Developing an attitude of gratitude. Photo by Markus Spiske on Unsplash
Before every Christmas and birthday when my kids were younger we played a little game: The terrible presents game.
We took turns thinking of awful presents and pretending to give them to each other.
“Merry Christmas! Here’s my old smelly socks”
“I couldn’t think of what to get you, but you can have my broken toaster.”
The aim of the game was to find a way to be grateful and politely say thank you, as specifically and genuinely as possible, no matter what we received. We got pretty creative with it.
I had a very proud mum moment when my 11-year-old daughter offered a pile of elephant poo and my seven-year-old replied with “Thanks so much! I’ve been needing some fertiliser for the garden!”
We made the specific-ness of the thank-you important. Specific thank-you’s are more thought-out (and mean the kids don’t sound like little robots spouting out meaningless niceties just because mummy told them to.)
An attitude of “Isn’t it great that someone was thinking of me and bought me a gift,” is much better than the opposite of gratitude–entitlement. So even if they can’t think of a specific reason to be thankful for the gift, they can be grateful that someone loved them enough to bother getting them a present at all.
We pretended to give double ups of toys they already owned, boring gifts and ridiculous gifts. It’s a fun game, but I also had an agenda. I wanted to ensure that no matter what a friend or relative gave my children, they would respond with a smile and a thank you.
There’s nothing more embarrassing than watching your child melt into a bratty tantrum at the family Christmas party because they didn’t get what they wanted.
The Benefits of Thank-you’s
Well-mannered kids are lovely to be around. Thank-you’s and pleases are respectful, and everyone feels better when people are polite. Thank-you’s even strengthen our social and emotional bonds with people.
Children get a lot of positive feedback from adults when they use manners. But learning to be thankful actually benefits our kids in more ways than just being socially acceptable humans.
Teaching our children thankfulness, or gratitude, is one of the ways we can encourage them to develop into healthy, happy adults who are much more resilient in difficult times.
A number of research studies have found some amazing benefits to practicing gratitude:
- Stronger immune systems and less depression;
- More joy, optimism, and happiness;
- Stronger relationships and more generous behaviour;
- Less feelings of loneliness and isolation.
One study on children and gratitude by researchers Jeffrey Froh and Giacomo Bono, found that grateful kids, when compared to their less grateful peers, were:
- more optimistic
- had better social support
- more satisfied with their school, family, community, friends, and themselves overall.
- And gave more emotional support to others.
The same study also looked at teenagers and discovered that grateful teens (ages 14-19) were more satisfied with their lives, used their strengths to help others and improve their community, did better at school and engaged more in their hobbies, and were less envious, depressed, and materialistic than other less grateful teens.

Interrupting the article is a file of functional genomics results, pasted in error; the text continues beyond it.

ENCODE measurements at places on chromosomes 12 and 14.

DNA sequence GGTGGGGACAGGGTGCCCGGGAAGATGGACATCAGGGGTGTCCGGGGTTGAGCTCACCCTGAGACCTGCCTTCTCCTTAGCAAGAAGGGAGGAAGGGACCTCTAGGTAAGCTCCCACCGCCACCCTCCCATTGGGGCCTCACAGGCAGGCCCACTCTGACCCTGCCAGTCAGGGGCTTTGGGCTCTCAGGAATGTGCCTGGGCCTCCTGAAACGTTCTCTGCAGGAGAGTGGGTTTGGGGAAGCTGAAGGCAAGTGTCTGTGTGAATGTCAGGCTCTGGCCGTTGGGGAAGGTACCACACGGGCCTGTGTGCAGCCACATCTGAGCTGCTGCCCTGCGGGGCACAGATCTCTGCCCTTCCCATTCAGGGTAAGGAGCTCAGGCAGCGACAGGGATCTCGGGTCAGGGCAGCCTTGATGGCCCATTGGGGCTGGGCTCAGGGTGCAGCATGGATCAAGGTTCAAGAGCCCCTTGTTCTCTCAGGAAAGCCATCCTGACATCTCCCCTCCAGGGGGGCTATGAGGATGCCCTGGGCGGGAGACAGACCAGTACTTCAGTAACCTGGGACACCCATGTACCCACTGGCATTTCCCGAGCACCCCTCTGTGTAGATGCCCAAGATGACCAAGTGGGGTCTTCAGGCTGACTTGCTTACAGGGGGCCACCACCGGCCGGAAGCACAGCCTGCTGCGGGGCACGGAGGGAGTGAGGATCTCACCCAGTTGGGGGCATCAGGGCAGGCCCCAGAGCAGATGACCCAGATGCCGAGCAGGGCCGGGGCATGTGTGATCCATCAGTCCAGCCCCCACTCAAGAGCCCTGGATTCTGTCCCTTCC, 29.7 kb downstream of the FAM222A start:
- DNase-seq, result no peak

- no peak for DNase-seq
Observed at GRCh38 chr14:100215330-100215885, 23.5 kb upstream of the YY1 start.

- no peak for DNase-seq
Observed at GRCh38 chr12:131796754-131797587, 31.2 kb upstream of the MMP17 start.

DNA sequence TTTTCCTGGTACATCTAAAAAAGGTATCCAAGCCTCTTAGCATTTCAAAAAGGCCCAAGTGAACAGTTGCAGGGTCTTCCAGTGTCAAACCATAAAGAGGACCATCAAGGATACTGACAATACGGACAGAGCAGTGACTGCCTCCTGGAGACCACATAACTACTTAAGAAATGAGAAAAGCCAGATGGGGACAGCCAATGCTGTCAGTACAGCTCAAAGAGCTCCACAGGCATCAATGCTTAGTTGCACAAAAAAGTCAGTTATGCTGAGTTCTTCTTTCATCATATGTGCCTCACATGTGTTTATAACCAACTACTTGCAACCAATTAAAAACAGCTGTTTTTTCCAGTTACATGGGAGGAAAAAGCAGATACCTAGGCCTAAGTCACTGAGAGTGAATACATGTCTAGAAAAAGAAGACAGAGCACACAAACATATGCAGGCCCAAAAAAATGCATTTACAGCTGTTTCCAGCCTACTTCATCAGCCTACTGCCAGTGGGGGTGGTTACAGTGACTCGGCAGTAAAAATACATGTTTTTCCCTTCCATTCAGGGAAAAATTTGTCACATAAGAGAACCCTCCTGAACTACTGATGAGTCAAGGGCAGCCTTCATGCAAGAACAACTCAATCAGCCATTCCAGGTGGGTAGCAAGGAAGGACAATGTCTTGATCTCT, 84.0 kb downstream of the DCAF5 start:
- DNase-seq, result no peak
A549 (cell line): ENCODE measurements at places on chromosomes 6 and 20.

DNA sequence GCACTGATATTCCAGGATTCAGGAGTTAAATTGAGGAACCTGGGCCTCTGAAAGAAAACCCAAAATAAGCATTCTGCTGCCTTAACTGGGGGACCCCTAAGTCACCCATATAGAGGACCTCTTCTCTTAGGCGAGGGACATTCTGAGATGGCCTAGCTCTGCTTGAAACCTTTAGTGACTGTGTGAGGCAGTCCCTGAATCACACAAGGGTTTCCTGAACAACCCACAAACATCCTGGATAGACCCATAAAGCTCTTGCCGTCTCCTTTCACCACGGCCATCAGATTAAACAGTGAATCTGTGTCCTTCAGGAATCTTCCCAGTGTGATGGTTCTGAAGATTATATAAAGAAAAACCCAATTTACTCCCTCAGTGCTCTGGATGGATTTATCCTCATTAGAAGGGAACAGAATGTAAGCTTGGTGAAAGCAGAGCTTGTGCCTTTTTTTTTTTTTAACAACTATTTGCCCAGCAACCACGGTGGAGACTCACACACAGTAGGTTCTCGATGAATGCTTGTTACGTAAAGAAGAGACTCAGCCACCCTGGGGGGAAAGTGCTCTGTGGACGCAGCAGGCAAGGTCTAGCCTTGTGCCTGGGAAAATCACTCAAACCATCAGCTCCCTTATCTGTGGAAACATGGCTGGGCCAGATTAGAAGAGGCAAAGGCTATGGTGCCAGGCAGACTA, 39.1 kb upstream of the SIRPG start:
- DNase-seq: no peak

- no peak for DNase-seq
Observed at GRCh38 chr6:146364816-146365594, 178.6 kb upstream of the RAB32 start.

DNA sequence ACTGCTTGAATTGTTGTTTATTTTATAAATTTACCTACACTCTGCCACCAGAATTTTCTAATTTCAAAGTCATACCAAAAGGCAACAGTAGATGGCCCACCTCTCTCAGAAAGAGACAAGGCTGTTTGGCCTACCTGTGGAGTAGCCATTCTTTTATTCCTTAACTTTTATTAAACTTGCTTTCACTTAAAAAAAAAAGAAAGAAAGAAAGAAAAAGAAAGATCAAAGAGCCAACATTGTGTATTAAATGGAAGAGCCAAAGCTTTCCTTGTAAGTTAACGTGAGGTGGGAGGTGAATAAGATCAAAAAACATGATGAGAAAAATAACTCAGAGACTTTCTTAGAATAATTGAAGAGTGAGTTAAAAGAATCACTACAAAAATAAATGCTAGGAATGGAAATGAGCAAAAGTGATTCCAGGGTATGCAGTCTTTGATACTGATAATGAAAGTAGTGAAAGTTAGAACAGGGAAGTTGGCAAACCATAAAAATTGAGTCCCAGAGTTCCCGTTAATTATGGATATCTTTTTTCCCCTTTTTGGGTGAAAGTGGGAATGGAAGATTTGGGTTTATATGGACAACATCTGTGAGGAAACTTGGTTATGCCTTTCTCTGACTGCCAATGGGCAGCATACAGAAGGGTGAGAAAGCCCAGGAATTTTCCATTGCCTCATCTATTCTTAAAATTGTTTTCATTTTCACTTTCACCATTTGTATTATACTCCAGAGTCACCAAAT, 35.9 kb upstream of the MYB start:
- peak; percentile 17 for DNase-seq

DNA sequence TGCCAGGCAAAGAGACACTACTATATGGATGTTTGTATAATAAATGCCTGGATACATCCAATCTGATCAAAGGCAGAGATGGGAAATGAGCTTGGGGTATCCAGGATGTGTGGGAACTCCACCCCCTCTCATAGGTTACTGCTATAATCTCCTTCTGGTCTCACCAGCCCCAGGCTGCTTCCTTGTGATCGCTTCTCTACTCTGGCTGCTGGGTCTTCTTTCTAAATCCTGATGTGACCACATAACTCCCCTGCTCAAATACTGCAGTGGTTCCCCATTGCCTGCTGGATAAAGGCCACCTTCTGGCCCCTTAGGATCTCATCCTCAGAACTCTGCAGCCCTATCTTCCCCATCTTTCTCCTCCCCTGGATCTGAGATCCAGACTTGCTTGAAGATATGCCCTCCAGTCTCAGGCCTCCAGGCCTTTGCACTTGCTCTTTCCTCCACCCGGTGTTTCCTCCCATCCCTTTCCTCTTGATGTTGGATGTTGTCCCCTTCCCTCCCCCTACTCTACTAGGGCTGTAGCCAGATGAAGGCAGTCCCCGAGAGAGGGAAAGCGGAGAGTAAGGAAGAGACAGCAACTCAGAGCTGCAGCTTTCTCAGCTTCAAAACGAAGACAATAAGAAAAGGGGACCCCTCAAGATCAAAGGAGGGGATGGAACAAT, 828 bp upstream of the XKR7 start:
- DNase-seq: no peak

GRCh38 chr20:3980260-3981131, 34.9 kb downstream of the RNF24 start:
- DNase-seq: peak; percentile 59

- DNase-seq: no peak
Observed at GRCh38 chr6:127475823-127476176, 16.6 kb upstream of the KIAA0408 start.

7 Keys to Parenting Grateful Kids
Froh and Bono suggest 7 ways to encourage Gratitude in our kids.
- Model and Teach it–Expressing gratitude through words, writing, and small gifts or acts of reciprocity.
- Spend focused time with your kids–being present when you’re with your children helps you maintain empathy towards them. By doing this you are modelling empathy, the most important emotion for developing gratitude and moral behaviour.
- Firm but flexible parenting style–this improves family relationship and atmosphere at home, and helps bring out the children’s strengths and talents, all good for making grateful kids.
- Use strengths to fuel gratitude–encourage and help your children to use their strengths to thank and be kind to others.
- Help kids achieve intrinsic goals–instead of materialistic goals focused on wealth, possessions or status, help your kids engage in activities that provide a sense of contributing or belonging to their community, and growth towards being an independent person.
- Encourage generosity and thoughtfulness–helping others and being generous are two key ingredients for making grateful kids.
- Help kids find what matters to them–the deepest sense of gratitude in life comes from connecting to a bigger picture, to an issue that matters to others and doing things that contribute to society down the road.
(If you want some practical ideas, Froh and Bono’s book Making Grateful Kids has 32 concrete, scientifically-based strategies for encouraging gratitude in children.)
Three Simple Gratitude Exercises for Christmas
- Say it. Set an alarm on your phone for 3-5 times a day. When it goes off, quickly name one thing each that you are grateful for at that time. What’s going well? What are you feeling thankful for right now?
- Give it. Choose a charity you feel thankful for. Are you grateful to the people at the SPCA for caring for animals in your community? Are you glad there are people helping the elderly in your area? Decide together how you can show your gratitude–it might be a financial gift, or an action.
- Write it. Ask your kids to choose a person they are grateful to: a friend, family member, favourite author, or teacher and write them an email to express their gratitude. (We’ve emailed thank-you notes to a number of our favourite authors and they usually email back which is exciting too!)
One of my favourite bloggers, Oh Amanda, has some great practical ideas too about helping kids have a giving attitude at Christmas.
I am personally very grateful to YOU for reading my little blog. I have had some wonderful, kind feedback this year. So, thank you and I hope you have a very merry Christmas!
Until next time,